I normally reserve my unrepentant cruelty for people I know, but this jackassery cannot stand. The culprit? An idiotic father who got his 10 month old baby a gun permit. He just made my jerk list. Jerk!

Some would say that having a gun in the house is a good way to keep your family safe. I would say that having a gun in the house is a good way to put your family at risk for accidents.

Fun facts:

1. As of 1997 handguns have been almost completely banned for private ownership in England.

2. In 2005/06 in England, only 6.6% of reported homicides were committed with firearms, one being with an air weapon.

3. By comparison, in the United States in 2000, 70% of the homicides involved the use of firearms.

4. People can come up with statistics to prove anything. 40% of all people know that.

5. Think about it.


More reading, with tons of links.

May Day! May Day!


This is my band. We spent most of Mother's Day having our pictures taken.

The boy is amazing and continues to surpise me every day.

School is still going, keeping me quite busy, and the kindergartners are very fun to teach music. My Brit Lit prof assigned us an extra essay yesterday. Whoopee.

I can't wait to be done with school and homework forever. Just a few more months. Sigh.

Friday, April 27, 2007

Frogger


Here it is, the end of April 2007. The eaglet grows bigger every day. Beyond that, there's nothing new to report. Not that "Baby Gets Bigger!" is like a stop-the-presses type of headline, but isn't solipsism sort of the point of having a blog? He's got a great head of hair which alternates between "Christopher Walken" and "New School Mohawk" and "Portland Hipster Tousled", all of which are totally awesome to me.

I met with an advisor in the English department at PSU yesterday, and guess what? I'm on track to graduate after summer term. Just like the computer's been telling me for over a year. But having a person from the department say it makes it more official and real, just like blogging something makes an experience more important or even note-worthy, especially since you've just made notes about it.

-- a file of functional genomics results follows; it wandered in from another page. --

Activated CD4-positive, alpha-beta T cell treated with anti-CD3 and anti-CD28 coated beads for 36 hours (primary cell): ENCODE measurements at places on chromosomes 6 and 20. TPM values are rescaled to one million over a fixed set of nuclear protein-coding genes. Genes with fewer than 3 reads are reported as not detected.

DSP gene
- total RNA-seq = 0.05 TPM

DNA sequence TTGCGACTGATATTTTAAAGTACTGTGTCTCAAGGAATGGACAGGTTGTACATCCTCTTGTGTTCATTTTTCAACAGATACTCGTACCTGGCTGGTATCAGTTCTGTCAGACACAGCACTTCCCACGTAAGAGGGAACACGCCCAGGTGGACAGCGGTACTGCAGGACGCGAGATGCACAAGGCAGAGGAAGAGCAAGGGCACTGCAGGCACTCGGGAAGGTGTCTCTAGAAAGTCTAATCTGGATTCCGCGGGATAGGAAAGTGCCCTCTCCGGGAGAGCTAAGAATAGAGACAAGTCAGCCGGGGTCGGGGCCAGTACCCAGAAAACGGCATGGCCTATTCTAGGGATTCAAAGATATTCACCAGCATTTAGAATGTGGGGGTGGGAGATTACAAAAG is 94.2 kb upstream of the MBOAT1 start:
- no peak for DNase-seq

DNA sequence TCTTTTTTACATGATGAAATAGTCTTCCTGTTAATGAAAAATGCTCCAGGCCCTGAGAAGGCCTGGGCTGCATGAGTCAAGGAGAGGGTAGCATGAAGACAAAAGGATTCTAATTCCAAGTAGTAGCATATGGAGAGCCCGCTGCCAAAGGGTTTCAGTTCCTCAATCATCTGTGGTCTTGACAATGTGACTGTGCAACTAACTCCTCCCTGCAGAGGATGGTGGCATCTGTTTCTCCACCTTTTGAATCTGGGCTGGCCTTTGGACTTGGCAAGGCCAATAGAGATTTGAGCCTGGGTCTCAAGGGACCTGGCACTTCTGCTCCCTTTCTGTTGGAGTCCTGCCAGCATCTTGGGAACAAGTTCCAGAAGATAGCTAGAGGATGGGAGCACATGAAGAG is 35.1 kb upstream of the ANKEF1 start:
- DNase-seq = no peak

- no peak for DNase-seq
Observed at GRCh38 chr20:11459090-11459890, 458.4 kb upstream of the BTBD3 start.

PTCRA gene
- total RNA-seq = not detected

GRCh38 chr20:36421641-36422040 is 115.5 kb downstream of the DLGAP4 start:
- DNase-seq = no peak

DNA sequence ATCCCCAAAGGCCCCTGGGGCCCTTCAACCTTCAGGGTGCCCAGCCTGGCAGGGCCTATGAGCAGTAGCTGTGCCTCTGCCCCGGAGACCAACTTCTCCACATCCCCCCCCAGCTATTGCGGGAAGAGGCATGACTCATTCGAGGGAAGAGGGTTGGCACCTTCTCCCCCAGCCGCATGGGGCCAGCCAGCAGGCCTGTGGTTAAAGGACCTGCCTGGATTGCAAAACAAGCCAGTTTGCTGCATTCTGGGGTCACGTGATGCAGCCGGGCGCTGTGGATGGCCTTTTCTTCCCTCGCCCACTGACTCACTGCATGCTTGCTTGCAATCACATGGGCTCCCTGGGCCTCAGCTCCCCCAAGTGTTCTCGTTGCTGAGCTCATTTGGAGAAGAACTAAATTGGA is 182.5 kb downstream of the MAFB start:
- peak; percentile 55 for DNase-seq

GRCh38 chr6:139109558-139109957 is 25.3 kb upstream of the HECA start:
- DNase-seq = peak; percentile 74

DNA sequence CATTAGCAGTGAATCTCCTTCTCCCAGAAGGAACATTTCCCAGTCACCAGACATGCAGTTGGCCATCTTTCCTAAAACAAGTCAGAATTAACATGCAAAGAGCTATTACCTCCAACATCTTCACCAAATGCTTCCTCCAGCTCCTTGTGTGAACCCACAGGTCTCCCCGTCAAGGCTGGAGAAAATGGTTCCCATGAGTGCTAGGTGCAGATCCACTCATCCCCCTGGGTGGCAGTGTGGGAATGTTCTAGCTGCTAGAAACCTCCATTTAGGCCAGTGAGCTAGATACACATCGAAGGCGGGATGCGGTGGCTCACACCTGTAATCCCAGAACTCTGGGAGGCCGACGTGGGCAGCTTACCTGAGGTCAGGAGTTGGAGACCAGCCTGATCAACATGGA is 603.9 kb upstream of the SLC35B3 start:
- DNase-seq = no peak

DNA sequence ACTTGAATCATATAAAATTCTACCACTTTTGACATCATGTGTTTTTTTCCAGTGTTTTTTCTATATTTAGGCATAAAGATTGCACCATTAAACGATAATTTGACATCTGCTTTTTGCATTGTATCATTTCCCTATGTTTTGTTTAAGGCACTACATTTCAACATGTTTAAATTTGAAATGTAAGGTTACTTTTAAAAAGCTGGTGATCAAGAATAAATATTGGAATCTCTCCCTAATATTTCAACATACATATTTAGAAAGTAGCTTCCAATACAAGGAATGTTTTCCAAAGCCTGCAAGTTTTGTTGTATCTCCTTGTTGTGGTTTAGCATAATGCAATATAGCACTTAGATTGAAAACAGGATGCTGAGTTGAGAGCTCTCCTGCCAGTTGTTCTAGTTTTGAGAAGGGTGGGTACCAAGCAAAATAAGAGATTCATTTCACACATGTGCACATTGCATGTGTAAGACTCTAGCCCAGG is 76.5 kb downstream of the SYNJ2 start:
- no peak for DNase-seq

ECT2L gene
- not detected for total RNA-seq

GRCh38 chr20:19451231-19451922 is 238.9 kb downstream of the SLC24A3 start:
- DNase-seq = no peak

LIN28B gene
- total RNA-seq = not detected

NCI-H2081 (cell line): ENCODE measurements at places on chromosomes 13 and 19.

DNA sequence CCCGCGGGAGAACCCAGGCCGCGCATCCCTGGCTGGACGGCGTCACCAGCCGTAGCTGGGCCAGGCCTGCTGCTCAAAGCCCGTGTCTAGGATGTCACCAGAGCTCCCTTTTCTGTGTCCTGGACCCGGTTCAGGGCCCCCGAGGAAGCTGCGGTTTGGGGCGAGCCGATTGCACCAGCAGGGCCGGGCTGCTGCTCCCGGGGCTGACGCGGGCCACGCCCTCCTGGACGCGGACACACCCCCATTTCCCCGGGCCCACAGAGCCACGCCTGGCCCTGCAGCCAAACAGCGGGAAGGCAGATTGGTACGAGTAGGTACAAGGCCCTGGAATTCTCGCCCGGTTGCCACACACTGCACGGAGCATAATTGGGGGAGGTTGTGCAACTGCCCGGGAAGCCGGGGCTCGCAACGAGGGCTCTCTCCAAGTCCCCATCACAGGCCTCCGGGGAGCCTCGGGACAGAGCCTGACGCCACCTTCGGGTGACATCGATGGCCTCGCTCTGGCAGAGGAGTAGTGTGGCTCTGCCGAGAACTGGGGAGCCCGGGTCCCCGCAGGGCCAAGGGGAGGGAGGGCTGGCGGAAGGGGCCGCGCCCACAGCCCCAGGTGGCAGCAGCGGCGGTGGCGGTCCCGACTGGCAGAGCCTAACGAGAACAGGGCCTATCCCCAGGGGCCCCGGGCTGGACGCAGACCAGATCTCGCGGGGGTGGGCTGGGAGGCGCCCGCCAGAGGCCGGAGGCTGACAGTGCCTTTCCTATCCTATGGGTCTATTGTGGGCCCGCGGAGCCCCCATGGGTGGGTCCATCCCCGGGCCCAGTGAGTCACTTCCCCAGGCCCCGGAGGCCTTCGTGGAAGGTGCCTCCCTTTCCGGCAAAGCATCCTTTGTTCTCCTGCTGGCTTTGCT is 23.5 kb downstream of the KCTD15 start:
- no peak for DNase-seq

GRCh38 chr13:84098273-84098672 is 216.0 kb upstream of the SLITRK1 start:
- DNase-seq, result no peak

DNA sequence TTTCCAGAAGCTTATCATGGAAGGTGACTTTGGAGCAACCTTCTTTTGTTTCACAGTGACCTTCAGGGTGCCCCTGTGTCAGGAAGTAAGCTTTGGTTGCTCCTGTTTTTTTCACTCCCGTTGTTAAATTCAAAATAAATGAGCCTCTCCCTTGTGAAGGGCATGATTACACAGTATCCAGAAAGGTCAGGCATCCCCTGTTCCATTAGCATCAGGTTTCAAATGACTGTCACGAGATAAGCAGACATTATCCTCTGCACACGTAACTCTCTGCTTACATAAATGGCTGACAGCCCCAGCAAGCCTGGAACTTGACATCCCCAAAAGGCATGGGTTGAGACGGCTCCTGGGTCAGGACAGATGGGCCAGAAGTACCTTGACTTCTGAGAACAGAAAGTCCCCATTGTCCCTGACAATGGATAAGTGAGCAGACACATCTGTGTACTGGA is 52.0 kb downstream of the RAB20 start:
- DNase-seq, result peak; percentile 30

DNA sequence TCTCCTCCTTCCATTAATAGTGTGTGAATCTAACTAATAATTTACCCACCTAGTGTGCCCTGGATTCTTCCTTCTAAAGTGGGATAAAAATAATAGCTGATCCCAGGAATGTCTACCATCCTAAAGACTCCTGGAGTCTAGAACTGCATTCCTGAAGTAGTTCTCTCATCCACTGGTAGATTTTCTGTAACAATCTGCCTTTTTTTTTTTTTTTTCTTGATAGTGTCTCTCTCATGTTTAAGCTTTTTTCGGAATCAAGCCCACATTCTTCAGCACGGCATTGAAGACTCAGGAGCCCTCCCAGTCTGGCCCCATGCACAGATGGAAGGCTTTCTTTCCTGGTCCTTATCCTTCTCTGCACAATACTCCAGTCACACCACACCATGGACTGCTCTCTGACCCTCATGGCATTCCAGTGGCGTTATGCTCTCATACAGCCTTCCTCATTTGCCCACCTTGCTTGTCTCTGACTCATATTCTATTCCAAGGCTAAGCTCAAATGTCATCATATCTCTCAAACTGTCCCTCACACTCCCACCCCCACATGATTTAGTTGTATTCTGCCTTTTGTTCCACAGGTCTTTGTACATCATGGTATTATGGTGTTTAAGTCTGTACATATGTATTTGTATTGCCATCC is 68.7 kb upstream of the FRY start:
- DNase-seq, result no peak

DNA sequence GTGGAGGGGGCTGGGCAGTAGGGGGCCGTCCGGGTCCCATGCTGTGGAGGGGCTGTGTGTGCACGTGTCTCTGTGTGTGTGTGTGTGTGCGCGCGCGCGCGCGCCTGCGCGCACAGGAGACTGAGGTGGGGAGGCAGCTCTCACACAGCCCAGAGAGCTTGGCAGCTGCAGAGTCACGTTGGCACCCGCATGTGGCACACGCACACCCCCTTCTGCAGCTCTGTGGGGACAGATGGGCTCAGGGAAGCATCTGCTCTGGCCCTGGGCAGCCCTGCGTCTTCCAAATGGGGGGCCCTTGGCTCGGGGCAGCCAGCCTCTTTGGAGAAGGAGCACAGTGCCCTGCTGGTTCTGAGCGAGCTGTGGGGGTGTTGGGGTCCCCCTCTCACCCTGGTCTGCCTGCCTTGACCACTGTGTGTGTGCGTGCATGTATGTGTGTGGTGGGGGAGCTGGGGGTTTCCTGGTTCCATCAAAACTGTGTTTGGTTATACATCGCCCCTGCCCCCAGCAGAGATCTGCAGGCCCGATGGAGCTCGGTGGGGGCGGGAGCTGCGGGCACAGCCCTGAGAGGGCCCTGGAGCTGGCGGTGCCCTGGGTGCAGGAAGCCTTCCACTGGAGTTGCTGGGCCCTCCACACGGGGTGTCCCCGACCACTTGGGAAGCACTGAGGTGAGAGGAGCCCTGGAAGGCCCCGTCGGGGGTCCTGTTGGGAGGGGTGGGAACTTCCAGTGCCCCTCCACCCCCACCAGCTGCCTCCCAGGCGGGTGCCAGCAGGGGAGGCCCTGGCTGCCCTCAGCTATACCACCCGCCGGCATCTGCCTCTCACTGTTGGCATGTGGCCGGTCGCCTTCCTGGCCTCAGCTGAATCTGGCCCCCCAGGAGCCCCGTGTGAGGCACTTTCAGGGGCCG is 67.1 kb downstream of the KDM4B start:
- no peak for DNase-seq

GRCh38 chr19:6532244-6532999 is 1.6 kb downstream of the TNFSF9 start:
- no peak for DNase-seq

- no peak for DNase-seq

I can't remember the last time I went to a show, to a restaurant, or to the theater. Life has mostly revolved around a few rooms in my house, which is weird, but I'm sure even worse for my sweet wife, who somehow is able to produce more milk for the eaglet and is therefore stuck at home almost all the time.

I work some, I do homework, I play drums with people, I tend to the eaglet. Repeat. I'm glad that things will change before long, with school being done. Thank gods for music.

Friday, April 20, 2007

What's Going On


Well, blog o' mine, I notice you've been getting neglected and I'm here to say I'm sorry. Sort of. You see, the time that I used to spend updating you is now being spent doing homework, working, or most importantly, trying to get my baby to stick his tongue out at me.

I've also been reading about the 100 worst-reviewed movies ever, and I'm shocked that I've seen so many of them.

My "free" time has been split between playing at MSCC with J-Tho, J-Mer and the 'Cane, rehearsing the new band material with Jonny and Benjy, and working on some cover band songs to play at Jessica's wedding, with JJ, Benj, and SLR.

Then there's the whole baby thing. Trying to get through each day with minimal crying and minimal poop on my hands is tough. And then there's Simon to deal with! Zoinks!

But seriously, the weight of responsibility can be freaking overwhelming. There's a person whose entire LIFE is dependent on M & I. Now, I don't know about you, but I feel fairly unequipped to deal with my own life, but I think that's part of being human. You do the best you can and try not to hurt people or screw up too badly, then you die.